One may question whether offering women equal representation and addressing urban concerns is a case of apples and oranges. But what is evident in both issues is a self-preservation instinct even while insisting change must occur. For instance, is the issue the fact that the landless have settled in Tundikhel, or is the root cause a lack of urban planning, prohibitive land prices, and lack of access to cheaper finance and housing? Could urban migrants possess the same choices as those who’ve lived in Kathmandu for long? ‘For the urban poor, a constituency of this composite called the city, this realm of everyday life is governed less by policy and more by politics, whether that means claiming territory on a sidewalk to set up shop or occupying a vacant land in the city to make (a shelter) and shift,’ urban researcher Sabin Ninglekhu has written. Furthermore, any agency they may have is made redundant by the state’s constant attempts to remove them.
It’s immediately clear that the institution that occupies the most land in what was the historical Tundikhel area is the Nepal Army. But in most instances, it is a faceless government or urban authority that has become an easy punching bag and faces the ire. Even the organisers, who called the movement ‘apolitical’ and did not list the Army as one of the institutions responsible for the modern state of Tundikhel, showed a tendency to disregard the institution’s encroachment into public land. As another writer has argued, the organisers weakened the case for what should inevitably lead to a democratisation of the Army. There has been a traditional elite reverence for the institution as an ‘apolitical’ unit, although the reasons behind such labelling are difficult to explain.
Similarly, the promotional tourism event perhaps intended to send a different message by kicking off from Province 2. But once again, with an extraordinary-sized ‘manel’, it short-circuited any hopes of an inclusionary message being sent out. Surely the organisers could have found a few women who work in tourism in the province? The province, which should have been a spearhead in the battle for rights, has instead shown itself to be as limited in its vision as the very ideals it fought against. An overwhelming presence of men on any stage is commonplace in Nepal, but surely a few of those on stage could have noticed this. Instead, the status quo has been preserved, and the existing social order retained as is.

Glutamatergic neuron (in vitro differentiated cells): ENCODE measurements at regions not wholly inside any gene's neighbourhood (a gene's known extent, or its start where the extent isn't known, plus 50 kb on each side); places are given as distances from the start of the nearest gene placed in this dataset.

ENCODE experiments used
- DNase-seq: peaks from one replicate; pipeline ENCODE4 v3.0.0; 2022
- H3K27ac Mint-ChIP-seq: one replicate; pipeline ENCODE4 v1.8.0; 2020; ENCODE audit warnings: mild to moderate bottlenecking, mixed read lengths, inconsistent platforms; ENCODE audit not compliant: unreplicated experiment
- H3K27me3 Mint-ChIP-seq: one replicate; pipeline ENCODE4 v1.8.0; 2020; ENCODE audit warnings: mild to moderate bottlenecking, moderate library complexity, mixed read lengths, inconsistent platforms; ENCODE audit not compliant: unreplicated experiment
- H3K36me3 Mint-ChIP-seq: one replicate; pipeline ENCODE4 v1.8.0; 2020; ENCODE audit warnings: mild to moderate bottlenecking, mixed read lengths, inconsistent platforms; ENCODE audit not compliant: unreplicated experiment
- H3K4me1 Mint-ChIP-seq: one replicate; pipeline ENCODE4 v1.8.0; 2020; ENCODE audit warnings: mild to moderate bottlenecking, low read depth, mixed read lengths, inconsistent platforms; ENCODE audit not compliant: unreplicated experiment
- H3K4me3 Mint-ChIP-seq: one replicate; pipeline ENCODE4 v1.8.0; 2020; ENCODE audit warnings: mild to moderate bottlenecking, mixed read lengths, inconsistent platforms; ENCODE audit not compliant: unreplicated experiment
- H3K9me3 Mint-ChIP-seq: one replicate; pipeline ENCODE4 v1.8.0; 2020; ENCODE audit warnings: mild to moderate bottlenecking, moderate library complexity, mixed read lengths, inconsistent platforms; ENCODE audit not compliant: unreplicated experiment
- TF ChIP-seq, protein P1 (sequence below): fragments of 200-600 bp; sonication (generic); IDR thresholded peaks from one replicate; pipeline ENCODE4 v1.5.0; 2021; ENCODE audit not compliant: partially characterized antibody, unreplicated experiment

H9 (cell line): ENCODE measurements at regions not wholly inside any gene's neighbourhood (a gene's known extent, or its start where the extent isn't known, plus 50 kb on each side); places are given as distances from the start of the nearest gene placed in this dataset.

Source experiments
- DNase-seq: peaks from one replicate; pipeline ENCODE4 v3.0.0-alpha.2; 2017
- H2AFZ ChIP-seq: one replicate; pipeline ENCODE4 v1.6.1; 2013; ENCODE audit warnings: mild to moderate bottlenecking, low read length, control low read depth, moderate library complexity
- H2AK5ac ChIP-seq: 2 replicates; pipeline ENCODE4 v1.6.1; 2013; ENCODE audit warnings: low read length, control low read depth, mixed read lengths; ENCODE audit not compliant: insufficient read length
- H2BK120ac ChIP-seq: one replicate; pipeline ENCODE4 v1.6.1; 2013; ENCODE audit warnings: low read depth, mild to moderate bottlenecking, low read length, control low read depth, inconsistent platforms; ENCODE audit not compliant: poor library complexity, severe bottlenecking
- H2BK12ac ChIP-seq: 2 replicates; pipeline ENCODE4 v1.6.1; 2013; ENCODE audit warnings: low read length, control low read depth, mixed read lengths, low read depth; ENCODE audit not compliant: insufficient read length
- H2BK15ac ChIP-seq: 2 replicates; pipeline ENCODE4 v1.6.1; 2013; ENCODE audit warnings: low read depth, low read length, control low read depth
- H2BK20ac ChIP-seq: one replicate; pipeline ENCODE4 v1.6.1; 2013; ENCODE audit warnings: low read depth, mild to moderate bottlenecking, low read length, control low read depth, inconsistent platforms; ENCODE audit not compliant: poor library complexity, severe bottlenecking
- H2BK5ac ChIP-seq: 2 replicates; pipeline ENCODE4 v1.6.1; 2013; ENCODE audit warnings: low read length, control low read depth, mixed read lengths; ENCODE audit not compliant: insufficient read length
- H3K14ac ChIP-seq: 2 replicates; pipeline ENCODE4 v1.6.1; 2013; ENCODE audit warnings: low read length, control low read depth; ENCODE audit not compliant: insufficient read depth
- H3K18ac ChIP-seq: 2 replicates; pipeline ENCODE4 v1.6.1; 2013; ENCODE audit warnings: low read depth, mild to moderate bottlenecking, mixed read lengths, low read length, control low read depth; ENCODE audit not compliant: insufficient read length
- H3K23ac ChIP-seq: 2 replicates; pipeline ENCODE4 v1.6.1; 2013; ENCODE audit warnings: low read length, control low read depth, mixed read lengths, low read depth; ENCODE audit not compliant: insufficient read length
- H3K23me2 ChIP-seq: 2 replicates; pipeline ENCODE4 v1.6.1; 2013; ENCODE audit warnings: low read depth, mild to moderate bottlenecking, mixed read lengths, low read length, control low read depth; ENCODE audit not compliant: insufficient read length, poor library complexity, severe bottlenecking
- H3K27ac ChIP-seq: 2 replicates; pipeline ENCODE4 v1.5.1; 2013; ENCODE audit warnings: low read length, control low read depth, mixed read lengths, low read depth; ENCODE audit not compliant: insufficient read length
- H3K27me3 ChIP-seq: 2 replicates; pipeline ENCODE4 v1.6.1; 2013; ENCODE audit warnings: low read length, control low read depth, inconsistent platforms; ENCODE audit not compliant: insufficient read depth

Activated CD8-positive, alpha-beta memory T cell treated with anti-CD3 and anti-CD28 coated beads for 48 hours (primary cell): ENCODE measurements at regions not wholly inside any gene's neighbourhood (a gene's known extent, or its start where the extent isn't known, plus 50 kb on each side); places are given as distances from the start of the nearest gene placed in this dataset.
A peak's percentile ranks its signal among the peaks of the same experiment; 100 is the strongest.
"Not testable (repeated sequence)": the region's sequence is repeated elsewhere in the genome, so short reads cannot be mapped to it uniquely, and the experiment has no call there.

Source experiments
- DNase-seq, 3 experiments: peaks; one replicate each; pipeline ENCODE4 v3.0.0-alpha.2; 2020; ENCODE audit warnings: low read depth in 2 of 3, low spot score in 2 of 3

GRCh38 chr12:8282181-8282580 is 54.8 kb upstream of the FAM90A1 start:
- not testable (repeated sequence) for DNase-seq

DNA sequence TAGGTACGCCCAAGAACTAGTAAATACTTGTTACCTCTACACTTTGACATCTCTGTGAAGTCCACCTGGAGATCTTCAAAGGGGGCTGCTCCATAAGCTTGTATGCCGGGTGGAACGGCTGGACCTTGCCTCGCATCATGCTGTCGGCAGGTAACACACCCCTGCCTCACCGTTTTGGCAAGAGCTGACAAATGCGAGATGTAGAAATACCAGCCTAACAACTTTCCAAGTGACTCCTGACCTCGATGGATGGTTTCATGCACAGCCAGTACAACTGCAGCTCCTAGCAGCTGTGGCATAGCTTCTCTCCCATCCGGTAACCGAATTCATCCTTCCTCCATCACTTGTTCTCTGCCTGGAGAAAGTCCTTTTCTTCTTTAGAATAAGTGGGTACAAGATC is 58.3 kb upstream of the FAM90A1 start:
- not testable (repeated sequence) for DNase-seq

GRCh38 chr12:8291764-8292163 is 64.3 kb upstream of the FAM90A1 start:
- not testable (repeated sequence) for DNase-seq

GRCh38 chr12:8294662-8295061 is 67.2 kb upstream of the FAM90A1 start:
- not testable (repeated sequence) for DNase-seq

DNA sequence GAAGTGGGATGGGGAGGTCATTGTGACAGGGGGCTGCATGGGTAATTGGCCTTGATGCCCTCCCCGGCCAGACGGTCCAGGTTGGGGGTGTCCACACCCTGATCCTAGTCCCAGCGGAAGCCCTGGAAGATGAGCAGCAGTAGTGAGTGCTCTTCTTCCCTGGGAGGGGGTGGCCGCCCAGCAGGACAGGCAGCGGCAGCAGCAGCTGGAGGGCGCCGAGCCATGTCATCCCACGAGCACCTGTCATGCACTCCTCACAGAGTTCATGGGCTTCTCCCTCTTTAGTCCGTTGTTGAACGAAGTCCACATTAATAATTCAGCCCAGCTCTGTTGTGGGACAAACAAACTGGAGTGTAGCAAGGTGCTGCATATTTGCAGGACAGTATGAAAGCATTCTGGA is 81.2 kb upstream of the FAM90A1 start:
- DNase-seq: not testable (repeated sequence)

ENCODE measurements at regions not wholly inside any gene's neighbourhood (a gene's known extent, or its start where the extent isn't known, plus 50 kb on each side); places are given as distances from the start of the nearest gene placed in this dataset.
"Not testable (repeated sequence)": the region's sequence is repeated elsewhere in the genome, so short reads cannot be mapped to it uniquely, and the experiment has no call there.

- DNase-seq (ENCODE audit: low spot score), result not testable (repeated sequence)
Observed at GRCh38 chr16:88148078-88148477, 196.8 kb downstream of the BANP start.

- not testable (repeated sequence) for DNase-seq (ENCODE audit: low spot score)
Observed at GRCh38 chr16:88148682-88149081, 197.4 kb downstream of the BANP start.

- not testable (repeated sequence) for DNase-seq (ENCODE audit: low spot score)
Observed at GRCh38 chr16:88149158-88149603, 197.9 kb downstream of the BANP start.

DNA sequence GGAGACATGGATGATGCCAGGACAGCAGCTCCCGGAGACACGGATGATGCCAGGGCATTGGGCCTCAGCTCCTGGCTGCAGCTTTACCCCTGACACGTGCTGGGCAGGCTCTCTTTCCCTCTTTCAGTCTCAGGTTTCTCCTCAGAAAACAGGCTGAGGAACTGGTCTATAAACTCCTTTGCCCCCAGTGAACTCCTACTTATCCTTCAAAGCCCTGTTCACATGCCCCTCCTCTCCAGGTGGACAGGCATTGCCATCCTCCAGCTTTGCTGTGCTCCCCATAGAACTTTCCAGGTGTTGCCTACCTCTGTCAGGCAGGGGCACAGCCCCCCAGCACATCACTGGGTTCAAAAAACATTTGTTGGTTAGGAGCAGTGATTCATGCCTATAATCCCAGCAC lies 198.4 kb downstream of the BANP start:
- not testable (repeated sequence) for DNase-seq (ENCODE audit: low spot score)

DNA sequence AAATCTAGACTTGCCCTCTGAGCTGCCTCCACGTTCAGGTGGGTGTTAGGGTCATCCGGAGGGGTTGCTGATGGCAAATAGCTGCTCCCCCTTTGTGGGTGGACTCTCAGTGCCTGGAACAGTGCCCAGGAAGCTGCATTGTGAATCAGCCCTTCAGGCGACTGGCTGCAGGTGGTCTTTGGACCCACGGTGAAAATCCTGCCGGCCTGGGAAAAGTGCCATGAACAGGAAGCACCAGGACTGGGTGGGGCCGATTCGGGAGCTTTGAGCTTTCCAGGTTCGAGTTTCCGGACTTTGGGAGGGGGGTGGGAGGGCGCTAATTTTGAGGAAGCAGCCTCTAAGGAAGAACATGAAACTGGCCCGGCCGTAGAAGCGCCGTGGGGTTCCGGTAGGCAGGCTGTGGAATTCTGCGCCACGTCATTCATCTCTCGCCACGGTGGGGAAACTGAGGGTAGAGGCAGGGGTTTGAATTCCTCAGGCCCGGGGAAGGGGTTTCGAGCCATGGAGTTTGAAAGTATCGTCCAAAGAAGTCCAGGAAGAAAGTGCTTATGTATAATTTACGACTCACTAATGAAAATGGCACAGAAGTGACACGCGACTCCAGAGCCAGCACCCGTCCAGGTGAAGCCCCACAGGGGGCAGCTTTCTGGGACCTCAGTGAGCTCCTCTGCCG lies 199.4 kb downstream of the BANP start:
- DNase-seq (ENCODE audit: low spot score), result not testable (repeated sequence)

In a recent essay, Pankaj Mishra wrote that ‘it is not so much liberalism that is in crisis as its self-styled campaigners, who are seen, not unreasonably, as complicit in unmaking the modern world’. In the first instance above, the case for equal citizenship is undermined by the propensity of Nepali men to not take a proactive approach towards equal representation, which is further rooted in the fact that us men do not even recognise the need to do so. In the other, Kathmandu is seen as an unchanging, idyllic space that has been encroached upon and corrupted by undeserving migrants to the capital, who are blamed for the mess it is in. In both, an imagined state of affairs creates an exclusionary space, within which only a select few possess the voice to be heard. Despite both being rooted in a desire for inclusion, representation and change, praxis suggests otherwise. By capitulating to the status quo, we are all complicit in the death of liberalism.